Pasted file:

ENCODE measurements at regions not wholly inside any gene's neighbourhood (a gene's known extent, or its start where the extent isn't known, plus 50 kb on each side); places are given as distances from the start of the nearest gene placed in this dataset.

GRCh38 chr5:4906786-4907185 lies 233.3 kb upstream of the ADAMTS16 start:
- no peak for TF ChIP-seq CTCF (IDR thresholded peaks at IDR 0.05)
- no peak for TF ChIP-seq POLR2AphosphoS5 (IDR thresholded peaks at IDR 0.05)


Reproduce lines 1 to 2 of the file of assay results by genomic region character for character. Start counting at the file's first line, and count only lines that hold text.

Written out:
ENCODE measurements at regions not wholly inside any gene's neighbourhood (a gene's known extent, or its start where the extent isn't known, plus 50 kb on each side); places are given as distances from the start of the nearest gene placed in this dataset.

GRCh38 chr5:4906786-4907185 lies 233.3 kb upstream of the ADAMTS16 start: